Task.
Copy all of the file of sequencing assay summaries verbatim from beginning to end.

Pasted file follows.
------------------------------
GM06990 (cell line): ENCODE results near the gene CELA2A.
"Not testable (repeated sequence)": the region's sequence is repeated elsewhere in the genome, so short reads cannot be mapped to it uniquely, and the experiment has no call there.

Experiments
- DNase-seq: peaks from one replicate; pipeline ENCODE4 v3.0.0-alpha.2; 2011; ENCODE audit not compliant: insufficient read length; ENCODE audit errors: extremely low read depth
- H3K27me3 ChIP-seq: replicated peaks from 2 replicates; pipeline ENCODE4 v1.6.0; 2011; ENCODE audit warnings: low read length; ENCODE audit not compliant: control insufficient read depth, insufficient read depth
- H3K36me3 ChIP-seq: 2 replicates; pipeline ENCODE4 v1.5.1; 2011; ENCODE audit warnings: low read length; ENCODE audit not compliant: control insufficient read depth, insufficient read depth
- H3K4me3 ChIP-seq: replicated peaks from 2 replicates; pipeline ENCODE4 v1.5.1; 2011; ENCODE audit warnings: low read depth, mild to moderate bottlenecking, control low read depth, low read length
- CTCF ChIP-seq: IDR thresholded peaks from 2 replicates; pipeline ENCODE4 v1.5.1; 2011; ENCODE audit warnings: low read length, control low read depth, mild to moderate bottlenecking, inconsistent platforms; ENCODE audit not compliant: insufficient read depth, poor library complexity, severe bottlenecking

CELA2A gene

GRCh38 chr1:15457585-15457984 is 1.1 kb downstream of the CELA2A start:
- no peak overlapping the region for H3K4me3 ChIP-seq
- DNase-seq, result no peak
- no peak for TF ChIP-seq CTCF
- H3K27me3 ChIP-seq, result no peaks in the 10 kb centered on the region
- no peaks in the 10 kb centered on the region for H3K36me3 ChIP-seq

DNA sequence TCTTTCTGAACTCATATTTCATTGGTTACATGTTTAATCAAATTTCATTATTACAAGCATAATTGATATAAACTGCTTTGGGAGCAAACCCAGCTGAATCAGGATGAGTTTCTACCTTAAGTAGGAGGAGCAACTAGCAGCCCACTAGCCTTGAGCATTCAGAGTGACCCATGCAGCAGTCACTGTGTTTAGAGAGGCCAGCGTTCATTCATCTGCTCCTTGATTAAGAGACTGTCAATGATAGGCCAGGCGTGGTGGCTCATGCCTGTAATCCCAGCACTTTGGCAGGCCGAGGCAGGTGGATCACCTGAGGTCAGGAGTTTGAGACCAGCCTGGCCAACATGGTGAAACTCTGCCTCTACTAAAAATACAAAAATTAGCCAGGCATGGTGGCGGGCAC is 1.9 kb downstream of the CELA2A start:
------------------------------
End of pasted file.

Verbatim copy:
GM06990 (cell line): ENCODE results near the gene CELA2A.
"Not testable (repeated sequence)": the region's sequence is repeated elsewhere in the genome, so short reads cannot be mapped to it uniquely, and the experiment has no call there.

Experiments
- DNase-seq: peaks from one replicate; pipeline ENCODE4 v3.0.0-alpha.2; 2011; ENCODE audit not compliant: insufficient read length; ENCODE audit errors: extremely low read depth
- H3K27me3 ChIP-seq: replicated peaks from 2 replicates; pipeline ENCODE4 v1.6.0; 2011; ENCODE audit warnings: low read length; ENCODE audit not compliant: control insufficient read depth, insufficient read depth
- H3K36me3 ChIP-seq: 2 replicates; pipeline ENCODE4 v1.5.1; 2011; ENCODE audit warnings: low read length; ENCODE audit not compliant: control insufficient read depth, insufficient read depth
- H3K4me3 ChIP-seq: replicated peaks from 2 replicates; pipeline ENCODE4 v1.5.1; 2011; ENCODE audit warnings: low read depth, mild to moderate bottlenecking, control low read depth, low read length
- CTCF ChIP-seq: IDR thresholded peaks from 2 replicates; pipeline ENCODE4 v1.5.1; 2011; ENCODE audit warnings: low read length, control low read depth, mild to moderate bottlenecking, inconsistent platforms; ENCODE audit not compliant: insufficient read depth, poor library complexity, severe bottlenecking

CELA2A gene

GRCh38 chr1:15457585-15457984 is 1.1 kb downstream of the CELA2A start:
- no peak overlapping the region for H3K4me3 ChIP-seq
- DNase-seq, result no peak
- no peak for TF ChIP-seq CTCF
- H3K27me3 ChIP-seq, result no peaks in the 10 kb centered on the region
- no peaks in the 10 kb centered on the region for H3K36me3 ChIP-seq

DNA sequence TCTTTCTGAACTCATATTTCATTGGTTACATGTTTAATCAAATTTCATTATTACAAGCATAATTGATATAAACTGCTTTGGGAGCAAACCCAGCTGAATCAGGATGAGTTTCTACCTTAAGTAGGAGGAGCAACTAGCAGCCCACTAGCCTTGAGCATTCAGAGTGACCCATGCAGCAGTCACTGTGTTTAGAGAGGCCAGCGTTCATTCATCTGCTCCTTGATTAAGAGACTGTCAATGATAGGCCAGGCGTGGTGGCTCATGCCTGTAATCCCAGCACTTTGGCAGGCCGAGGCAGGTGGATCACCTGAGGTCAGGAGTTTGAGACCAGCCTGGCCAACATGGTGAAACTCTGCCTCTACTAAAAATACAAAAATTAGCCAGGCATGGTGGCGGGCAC is 1.9 kb downstream of the CELA2A start: